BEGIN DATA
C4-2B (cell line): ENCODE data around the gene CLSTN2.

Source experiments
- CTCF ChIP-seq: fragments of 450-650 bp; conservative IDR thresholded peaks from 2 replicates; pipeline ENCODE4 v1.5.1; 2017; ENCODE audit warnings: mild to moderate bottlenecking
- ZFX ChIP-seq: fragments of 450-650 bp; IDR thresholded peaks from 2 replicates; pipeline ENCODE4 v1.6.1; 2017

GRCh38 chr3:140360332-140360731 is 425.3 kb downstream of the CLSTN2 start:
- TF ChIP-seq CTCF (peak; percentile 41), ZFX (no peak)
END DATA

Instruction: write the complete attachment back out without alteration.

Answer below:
C4-2B (cell line): ENCODE data around the gene CLSTN2.

Source experiments
- CTCF ChIP-seq: fragments of 450-650 bp; conservative IDR thresholded peaks from 2 replicates; pipeline ENCODE4 v1.5.1; 2017; ENCODE audit warnings: mild to moderate bottlenecking
- ZFX ChIP-seq: fragments of 450-650 bp; IDR thresholded peaks from 2 replicates; pipeline ENCODE4 v1.6.1; 2017

GRCh38 chr3:140360332-140360731 is 425.3 kb downstream of the CLSTN2 start:
- TF ChIP-seq CTCF (peak; percentile 41), ZFX (no peak)